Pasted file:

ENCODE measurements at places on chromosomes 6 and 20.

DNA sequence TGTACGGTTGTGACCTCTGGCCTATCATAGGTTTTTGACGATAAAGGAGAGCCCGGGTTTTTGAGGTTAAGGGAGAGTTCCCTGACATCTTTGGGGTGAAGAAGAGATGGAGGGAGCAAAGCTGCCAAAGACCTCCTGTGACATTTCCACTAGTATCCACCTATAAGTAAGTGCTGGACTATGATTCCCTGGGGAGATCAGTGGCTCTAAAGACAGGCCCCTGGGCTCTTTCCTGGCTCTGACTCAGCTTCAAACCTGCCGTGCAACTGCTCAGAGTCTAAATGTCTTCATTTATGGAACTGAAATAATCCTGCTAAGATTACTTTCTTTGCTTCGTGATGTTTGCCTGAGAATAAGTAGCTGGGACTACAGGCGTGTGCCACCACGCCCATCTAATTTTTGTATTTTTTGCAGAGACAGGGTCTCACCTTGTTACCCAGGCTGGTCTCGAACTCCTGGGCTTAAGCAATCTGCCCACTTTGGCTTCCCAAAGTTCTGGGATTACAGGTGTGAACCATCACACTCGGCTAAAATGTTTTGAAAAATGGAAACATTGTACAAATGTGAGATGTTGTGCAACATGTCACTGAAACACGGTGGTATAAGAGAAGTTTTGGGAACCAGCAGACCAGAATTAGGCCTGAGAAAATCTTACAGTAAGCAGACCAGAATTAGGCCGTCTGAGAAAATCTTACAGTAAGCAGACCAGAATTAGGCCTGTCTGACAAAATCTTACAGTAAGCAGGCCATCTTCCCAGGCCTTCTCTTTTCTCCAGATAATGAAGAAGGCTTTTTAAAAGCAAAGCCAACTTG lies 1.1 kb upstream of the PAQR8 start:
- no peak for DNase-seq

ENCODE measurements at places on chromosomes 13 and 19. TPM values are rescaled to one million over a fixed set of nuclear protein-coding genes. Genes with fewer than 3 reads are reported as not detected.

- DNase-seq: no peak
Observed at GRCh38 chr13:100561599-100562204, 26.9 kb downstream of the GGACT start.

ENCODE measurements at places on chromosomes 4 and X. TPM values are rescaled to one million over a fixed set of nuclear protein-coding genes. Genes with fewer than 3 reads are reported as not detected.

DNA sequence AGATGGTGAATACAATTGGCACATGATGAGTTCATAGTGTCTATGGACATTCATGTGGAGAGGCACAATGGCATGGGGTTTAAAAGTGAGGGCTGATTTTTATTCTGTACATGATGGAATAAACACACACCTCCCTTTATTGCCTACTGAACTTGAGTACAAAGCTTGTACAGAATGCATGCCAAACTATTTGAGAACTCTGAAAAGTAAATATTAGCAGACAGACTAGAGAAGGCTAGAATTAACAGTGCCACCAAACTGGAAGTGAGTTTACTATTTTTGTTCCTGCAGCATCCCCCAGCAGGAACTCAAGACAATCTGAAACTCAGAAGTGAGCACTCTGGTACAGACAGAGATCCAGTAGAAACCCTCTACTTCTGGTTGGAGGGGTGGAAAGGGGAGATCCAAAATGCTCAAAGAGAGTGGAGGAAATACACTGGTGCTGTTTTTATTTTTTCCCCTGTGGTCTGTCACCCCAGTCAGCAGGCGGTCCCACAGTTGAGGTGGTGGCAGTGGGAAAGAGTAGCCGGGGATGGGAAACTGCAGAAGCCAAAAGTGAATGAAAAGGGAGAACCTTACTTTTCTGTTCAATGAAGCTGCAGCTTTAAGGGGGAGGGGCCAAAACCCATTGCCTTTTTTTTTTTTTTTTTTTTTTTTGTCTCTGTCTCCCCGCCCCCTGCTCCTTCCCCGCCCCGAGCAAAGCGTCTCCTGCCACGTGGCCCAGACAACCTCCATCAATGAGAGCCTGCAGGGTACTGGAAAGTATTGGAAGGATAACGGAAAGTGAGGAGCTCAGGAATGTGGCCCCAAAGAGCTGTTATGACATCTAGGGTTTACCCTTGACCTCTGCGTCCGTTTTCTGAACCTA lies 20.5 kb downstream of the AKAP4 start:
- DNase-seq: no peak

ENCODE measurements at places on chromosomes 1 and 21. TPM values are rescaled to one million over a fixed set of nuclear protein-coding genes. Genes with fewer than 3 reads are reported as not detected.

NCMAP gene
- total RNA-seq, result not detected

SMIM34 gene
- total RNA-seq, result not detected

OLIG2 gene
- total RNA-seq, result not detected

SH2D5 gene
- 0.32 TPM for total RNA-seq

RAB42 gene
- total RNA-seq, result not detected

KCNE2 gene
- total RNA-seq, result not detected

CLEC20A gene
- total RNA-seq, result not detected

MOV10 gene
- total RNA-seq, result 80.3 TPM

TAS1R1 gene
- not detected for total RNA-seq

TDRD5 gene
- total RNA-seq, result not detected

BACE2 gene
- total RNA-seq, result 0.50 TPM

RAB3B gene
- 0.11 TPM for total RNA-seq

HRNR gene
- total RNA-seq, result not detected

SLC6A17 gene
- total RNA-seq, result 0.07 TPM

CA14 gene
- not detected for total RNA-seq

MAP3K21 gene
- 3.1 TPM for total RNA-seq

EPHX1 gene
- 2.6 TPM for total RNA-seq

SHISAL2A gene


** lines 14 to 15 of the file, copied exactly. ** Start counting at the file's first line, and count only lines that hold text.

- total RNA-seq, result not detected

OLIG2 gene